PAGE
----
June 23, 2016
By Steven Wishnia
New York, N.Y.—One uniformed service was conspicuously absent when the de Blasio administration announced June 6 that it had reached agreements to equalize disability pensions for firefighters, sanitation workers, and correction officers hired since 2009. Police officers were not included.
The Uniformed Firefighters Association, the Uniformed Sanitationmen’s Association, and the Correction Officers agreed to pay deductions to make all their members eligible to receive a pension of three-fourths of their salary if they’re disabled by an on-the-job injury. That was the standard before 2009, when then-governor David Paterson vetoed a bill that would have extended those benefits to future hires. The city and the Patrolmen’s Benevolent Association, which represents about 24,000 active police officers, are still far apart on how much they should contribute.
“We put a reasonable number on the table,” says a PBA source with knowledge of the negotiations. The union wanted no pay deduction at all, he says, but offered to contribute 0.4% of salary on June 10, at the urging of Assembly Speaker Carl Heastie. The city’s counteroffer came a week later, “presented as a take-it-or-leave-it”: 1.5%, which could be raised to 3% if an actuary determines that is necessary to cover costs.
“For virtually all of time, police and fire have made the same level of contributions for this coverage,” a mayoral spokesperson responds. The city’s offer was “basically the same agreement as the UFA,” a 2% contribution that “could bump up to 3%.”
The PBA argues that it should pay less than firefighters, because they retire on disability at a much higher rate. In 2015, it says, only 115 officers retired because of on-the-job injuries, while 70%-80% of firefighters eventually do. The June 6 agreement set firefighters’ contributions at 2.0% of their salaries, when the cost to the city is actually 4.3%. If police contributed at the same rate, it says, the city would get “a windfall.”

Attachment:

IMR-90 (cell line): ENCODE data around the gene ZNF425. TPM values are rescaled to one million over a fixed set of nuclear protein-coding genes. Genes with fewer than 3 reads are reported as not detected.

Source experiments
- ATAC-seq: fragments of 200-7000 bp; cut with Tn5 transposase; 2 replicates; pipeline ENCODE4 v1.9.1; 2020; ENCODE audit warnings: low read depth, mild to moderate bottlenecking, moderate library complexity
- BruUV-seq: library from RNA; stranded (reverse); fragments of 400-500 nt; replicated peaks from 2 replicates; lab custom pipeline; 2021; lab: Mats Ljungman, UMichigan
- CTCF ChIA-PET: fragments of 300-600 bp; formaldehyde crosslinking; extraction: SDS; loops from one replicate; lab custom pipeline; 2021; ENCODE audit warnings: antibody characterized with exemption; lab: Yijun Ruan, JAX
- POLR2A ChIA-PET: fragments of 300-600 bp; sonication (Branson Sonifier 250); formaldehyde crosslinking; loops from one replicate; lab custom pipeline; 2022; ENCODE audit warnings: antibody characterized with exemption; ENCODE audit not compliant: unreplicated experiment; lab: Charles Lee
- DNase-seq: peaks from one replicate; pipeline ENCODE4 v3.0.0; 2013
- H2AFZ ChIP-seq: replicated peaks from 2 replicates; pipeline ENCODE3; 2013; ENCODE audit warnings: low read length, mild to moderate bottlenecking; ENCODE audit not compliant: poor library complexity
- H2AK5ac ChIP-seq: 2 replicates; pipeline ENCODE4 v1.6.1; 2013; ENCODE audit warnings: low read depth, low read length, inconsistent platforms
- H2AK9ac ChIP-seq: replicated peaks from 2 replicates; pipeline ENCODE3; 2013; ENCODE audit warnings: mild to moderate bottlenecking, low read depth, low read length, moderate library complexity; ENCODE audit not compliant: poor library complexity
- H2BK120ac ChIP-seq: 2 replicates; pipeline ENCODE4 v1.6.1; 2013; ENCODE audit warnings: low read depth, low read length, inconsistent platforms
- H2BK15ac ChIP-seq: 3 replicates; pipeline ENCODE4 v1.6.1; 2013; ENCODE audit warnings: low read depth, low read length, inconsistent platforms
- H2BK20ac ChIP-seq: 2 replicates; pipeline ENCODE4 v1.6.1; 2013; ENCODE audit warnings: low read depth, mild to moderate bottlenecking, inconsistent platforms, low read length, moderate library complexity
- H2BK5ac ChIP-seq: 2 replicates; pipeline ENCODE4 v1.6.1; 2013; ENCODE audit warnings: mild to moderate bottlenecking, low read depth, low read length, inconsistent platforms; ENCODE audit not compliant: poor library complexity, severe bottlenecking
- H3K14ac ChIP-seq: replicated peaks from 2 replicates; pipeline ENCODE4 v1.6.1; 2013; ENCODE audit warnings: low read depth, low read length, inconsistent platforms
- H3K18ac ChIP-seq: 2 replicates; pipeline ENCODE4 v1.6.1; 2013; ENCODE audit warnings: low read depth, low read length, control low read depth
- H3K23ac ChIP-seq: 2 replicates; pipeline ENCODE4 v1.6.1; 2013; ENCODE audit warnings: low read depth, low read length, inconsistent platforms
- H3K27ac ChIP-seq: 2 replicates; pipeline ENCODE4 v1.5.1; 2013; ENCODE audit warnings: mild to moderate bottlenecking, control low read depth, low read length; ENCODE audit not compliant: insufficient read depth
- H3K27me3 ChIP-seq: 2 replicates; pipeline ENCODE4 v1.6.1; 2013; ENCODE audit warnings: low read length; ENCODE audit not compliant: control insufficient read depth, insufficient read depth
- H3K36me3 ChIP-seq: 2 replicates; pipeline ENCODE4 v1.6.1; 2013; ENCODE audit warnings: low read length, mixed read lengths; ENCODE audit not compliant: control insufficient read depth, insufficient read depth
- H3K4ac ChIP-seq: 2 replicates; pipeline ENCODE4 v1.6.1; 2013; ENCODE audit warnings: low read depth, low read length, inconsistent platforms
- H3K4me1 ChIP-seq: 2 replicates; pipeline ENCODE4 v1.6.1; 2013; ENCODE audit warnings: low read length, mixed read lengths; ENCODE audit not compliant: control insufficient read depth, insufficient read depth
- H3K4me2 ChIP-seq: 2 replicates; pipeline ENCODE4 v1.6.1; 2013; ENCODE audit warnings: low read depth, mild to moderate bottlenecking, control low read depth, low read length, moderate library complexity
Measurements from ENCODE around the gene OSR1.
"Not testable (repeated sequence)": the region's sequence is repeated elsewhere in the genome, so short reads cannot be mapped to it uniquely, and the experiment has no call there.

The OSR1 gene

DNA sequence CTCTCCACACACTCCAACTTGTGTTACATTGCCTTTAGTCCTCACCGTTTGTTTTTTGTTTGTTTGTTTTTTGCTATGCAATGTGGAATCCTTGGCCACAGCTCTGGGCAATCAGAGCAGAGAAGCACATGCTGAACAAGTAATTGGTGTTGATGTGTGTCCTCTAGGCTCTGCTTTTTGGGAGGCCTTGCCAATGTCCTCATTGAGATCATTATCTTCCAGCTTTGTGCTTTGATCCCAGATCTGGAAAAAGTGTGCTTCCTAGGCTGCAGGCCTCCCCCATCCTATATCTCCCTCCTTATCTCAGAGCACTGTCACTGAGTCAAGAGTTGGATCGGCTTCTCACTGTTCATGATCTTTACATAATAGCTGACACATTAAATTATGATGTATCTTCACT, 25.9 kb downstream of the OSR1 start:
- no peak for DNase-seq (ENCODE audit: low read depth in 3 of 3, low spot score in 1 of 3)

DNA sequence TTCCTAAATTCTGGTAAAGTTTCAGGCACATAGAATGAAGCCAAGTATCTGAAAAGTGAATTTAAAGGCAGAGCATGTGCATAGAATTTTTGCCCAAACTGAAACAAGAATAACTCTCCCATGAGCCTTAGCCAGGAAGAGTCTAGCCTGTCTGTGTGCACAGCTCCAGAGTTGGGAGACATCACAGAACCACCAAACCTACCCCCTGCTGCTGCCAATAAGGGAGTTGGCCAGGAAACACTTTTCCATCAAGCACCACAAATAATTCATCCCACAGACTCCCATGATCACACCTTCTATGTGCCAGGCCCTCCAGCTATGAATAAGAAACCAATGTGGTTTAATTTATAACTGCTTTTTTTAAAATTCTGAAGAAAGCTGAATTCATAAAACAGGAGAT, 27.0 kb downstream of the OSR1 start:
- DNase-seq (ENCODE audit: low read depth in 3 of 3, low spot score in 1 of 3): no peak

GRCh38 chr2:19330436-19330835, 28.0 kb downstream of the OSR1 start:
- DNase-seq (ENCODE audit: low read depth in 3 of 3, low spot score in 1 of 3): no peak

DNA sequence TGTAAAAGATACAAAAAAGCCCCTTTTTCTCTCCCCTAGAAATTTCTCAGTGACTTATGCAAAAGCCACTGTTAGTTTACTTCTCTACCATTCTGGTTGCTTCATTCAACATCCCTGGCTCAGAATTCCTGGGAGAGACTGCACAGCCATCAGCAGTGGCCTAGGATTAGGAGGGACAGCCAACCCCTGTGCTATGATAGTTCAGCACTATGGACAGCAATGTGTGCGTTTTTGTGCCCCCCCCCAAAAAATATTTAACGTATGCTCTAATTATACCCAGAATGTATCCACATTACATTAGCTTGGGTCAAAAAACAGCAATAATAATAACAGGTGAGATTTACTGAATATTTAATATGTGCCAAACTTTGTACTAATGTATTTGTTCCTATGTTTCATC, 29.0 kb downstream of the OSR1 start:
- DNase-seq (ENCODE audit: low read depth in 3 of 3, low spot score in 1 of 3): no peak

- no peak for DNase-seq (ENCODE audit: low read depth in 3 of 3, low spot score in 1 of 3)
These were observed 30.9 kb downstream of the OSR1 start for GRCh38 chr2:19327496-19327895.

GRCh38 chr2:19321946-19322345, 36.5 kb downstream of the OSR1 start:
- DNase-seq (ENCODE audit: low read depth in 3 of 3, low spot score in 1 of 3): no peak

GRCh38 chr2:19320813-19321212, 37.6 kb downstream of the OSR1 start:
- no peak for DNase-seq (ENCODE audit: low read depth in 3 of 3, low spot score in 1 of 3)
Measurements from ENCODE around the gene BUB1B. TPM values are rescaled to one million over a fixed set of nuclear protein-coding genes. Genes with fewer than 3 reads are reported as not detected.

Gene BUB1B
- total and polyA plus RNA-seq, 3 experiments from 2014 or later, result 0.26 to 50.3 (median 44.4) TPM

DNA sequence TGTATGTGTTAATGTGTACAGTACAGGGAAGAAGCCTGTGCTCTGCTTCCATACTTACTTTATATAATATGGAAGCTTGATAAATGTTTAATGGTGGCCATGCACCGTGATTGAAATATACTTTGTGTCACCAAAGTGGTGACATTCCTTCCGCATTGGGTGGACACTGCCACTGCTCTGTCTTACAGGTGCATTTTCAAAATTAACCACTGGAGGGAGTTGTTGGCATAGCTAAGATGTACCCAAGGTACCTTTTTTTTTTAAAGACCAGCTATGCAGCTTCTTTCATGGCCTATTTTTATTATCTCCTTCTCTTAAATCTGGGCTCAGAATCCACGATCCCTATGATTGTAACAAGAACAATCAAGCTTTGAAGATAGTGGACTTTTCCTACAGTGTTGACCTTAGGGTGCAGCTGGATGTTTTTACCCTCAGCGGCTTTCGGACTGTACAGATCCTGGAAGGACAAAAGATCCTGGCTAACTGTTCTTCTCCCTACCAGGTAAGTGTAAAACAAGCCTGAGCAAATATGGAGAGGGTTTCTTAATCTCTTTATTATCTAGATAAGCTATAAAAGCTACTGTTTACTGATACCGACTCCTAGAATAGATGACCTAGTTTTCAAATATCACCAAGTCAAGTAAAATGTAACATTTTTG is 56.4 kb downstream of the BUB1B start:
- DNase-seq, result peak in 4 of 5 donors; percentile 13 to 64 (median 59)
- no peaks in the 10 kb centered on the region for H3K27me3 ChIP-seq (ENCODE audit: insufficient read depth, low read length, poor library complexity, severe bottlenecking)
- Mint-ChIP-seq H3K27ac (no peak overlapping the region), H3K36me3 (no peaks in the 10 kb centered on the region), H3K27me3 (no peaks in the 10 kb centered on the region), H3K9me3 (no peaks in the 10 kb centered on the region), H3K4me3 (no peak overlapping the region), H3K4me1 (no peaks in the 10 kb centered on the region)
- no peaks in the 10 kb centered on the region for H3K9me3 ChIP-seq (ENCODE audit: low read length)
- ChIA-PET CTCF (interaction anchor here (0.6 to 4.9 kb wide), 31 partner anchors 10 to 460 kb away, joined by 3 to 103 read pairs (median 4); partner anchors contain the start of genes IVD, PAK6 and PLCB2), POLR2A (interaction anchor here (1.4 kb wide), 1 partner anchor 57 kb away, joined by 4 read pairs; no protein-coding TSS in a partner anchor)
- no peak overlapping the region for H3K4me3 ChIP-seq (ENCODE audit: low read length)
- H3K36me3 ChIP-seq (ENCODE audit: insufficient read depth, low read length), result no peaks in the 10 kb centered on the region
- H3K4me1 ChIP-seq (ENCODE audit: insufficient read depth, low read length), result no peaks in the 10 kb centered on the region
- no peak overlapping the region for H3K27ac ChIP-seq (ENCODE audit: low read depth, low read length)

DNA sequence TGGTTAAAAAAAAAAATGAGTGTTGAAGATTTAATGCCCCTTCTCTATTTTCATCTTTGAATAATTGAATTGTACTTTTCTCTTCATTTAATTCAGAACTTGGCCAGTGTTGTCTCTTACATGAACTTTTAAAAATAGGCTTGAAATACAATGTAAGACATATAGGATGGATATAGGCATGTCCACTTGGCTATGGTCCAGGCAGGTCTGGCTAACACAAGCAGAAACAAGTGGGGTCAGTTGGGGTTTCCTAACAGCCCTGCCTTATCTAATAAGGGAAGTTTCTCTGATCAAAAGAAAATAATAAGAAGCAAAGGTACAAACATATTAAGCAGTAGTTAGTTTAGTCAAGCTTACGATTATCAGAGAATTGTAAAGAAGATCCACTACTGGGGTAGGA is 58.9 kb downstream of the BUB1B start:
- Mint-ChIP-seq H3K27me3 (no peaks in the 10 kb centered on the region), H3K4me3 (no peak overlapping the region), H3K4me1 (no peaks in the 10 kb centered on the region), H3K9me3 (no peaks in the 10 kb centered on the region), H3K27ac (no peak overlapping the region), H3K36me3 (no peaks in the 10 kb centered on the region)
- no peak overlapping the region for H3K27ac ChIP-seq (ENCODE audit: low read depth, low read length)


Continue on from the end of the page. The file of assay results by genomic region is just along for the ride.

The NYPD is now the only uniformed service in the state “without a meaningful disability benefit,” the union says. About 11,000 to 12,000 officers are affected by the reduced “Tier 3” pension, which would give them only half their salary.
One it cites is Rosa Rodriguez, who joined the department in 2010. In 2014, she was critically injured and her partner was killed by inhaling smoke from a fire set by a teenage arsonist in Coney Island. If Rodriguez, who has four children, had retired under the old “Tier 2” disability pension, she would have gotten $46,100 a year and been allowed to work at another job, the PBA says. Under the reduced benefit, she would have gotten $28,125, with the amount reduced by half of any Social Security disability payments she received, and her pension would be revoked if she worked.
“No one said police officers shouldn’t have that benefit,” the PBA source says. “No one said it’s about the economics. So there must be some other reason swirling around.”
“For virtually all of time, police and fire have made the same level of contributions for this coverage,” the mayor’s office reiterates.
The disability pension must be set by state legislation, as it can’t be determined solely by collective bargaining. Any agreement that costs the city money must be approved by Albany.
The PBA pushed for a bill to restore the three-fourths pension, and the state Senate passed one by 61-0. The Assembly did not vote on it because it didn’t get a home-rule message from the City Council endorsing it.
“The matter is now closed as the Legislature is adjourned,” the mayor’s office says.
The union says it will continue to pursue the issue in Albany. It also doesn’t want improving disability benefits “used as a club” to get an “inferior collective-bargaining agreement.” The PBA is one of the few municipal unions that has not reached a contract agreement since Mayor de Blasio took office in 2014. Their contract expired in 2010; last November, the state approved an arbitrator’s decision to give officers 1% retroactive raises for 2010-11 and 2011-12. At the time, PBA President Patrick Lynch called those raises “an insult.”